When it comes to bowling, I strike out

September 28, 1998


I went bowling last Sunday, and now my thumb is numb.

My thumb is number on the end, swollen in the middle, and excruciatingly painful at the bottom, where it meets my hand. So much for exercise.

So much for my mom. It was her idea.

Before she moved here, she made me promise her only one thing - that I would join a bowling league with her.

I thought that reasonable.

"Sure," I said.

HA HA HA HA HA, my brother would have said, had he heard.

It must be noted here that I have bowled only once in 30 years.

Ten pin bowling balls weigh more than newborns. They look like big cannonballs with holes in them. You are supposed to stick three of your fingers in these holes, and propel the ball down the alley toward 10 "pins." You are supposed to knock as many pins down as possible.


You are not supposed to destroy your body in the process.

When mom and I went to Sunshine Lanes in Rouzerville, Pa., Sunday at roughly 6 p.m. for our first doubles league competition, I was feeling pretty perky.

Mom looked like a study in slow motion, mostly because a heel spur had all but rendered her right foot useless.

Mom came to the alleys with her Dexter bowling shoes, her blue bowling ball and bag. She was the oldest person in the league.

Sam, the young man on the team we were bowling against, had three balls for different situations. He wore a bowling glove. He had technique and incredible power.

Sam watched in slack-jawed awe as mom bowled a strike, and then almost fell over when she made two in a row.

All that without her powder. Mom has powder she uses on her shoes and hands. "I left it at home," she complained.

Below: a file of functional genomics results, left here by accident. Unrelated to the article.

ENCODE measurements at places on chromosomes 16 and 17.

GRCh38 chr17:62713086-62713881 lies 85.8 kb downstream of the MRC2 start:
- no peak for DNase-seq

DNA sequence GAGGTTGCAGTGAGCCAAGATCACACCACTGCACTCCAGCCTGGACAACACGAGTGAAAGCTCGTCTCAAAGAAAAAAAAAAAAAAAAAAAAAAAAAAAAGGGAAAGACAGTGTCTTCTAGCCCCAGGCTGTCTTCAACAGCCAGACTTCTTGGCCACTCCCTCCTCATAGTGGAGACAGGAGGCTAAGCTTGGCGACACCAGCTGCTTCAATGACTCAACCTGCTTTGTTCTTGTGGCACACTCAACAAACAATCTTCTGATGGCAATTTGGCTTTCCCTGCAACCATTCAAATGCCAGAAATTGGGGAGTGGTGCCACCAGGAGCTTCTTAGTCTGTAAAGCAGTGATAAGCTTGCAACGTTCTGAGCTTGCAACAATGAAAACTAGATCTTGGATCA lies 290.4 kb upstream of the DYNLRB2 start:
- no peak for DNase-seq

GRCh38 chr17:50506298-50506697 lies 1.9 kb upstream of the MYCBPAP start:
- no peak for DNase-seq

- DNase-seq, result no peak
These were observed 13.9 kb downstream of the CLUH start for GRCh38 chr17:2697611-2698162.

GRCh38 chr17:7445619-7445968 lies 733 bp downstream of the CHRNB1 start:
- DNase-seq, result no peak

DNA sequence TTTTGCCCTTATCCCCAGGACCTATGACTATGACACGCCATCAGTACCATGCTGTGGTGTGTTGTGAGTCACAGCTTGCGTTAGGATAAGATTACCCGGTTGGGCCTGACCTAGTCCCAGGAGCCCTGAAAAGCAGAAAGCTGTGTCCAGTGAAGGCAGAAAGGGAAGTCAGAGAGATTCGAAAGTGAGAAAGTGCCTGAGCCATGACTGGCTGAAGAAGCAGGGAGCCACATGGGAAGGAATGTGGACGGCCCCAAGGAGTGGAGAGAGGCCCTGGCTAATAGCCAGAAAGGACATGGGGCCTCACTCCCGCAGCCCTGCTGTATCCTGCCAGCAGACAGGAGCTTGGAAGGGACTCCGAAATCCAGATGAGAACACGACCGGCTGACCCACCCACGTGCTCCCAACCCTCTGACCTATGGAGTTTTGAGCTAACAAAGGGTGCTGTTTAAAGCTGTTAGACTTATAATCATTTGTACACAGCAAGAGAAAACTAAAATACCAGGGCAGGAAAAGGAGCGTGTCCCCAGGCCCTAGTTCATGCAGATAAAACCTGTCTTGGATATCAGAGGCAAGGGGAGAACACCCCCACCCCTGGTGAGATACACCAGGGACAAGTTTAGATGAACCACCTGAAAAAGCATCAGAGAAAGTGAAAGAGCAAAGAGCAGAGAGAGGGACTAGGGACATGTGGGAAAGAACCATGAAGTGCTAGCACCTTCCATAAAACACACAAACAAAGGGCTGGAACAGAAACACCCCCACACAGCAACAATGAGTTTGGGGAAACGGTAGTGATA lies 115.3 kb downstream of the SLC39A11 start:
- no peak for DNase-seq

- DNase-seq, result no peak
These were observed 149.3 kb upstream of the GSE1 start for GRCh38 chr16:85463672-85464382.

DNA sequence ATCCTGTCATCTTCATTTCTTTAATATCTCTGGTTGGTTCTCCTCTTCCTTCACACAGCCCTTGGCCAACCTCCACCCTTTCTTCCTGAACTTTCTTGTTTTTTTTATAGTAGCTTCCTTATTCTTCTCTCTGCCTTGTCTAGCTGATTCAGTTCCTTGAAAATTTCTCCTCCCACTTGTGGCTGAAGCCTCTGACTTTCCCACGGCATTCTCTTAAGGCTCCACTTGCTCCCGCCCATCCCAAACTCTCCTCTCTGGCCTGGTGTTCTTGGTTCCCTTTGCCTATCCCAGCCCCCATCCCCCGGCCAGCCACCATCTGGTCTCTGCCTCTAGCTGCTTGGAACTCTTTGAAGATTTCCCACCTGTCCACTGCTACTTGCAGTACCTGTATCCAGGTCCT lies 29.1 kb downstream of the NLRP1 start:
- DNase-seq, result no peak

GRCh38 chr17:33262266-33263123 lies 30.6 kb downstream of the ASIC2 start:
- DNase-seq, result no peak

Rub it in, mom.

After bowling that second consecutive strike, mom reminded me that she bought her ball at a Goodwill store in Ohio for $2. It wasn't even custom-fitted. "That's why it's inscribed 'Barb' instead of 'Helen,'" mom explained.

Rub it in, mom.

As for me, I was wearing rented shoes and had to fish the racks for a ball that was the right size and weight. I ended up using about six balls, none of which felt quite right.

I think I may have injured my thumb during the third and, thank God, final game, when it got stuck in a heavy ball I was trying to release from my hand and propel toward the pins.

I was almost jerked off my feet before I heard a sound similar to the one a plunger makes when you're trying to suction something out of your toilet.

My thumb had popped free, and been returned to me.

I bowled a gutter ball.

The humiliation was unbearable. I used to be a good bowler.

Used to be.

Has been.

"Honey, you're doing just fine," mom said. "You just need to remember to keep your wrist straight. You're turning your wrist."

"I didn't turn my wrist, mom," I said. "The ball did. It was stuck on my thumb."

"I'm just trying to help," she said.

"I'm sorry," I mumbled.

The next time up I used mom's ball or Barb's ball, however you want to look at it, and managed to get it off my hand cleanly. I left six pins standing. It might as well have been a seven-ten split.

I managed to hit one of them.

Out of the corner of my eye, I saw mom, who was in the next lane, getting another strike.

I was beginning to hate her. So was Sam.

"My heel's really bothering me," mom said as she limped back to the bench.

"Shut up," I thought.

It wasn't a nice thought, and I promptly asked God for forgiveness.

Thankfully, the games went fast. I only had to ask for forgiveness twice more before the night was out.

The next morning, I got up slowly, creaked downstairs, and met mom, who had already been up for six hours. She's an early riser.

Mom was smiling. She's always in a good mood. It's disgusting.

"How are you feeling?" I asked.

"Just fine, honey. How are you?"

"I feel like I've been run over by a Mack truck," I said.

"I wonder why?" mom asked innocently. "You don't think it could have been the bowling, do you?"

I wanted to kill her, but I didn't have the strength.

I decided to drink coffee instead. I grabbed the cup, only to find it was much too hot to handle. All my fingers let go of it, except my thumb. That's when I realized it was numb.

When I went to sit down, I noticed to my horror that something else was wrong.

My butt was stiff.

I didn't think that was possible.

Terry Talbert is a Herald-Mail staff writer.

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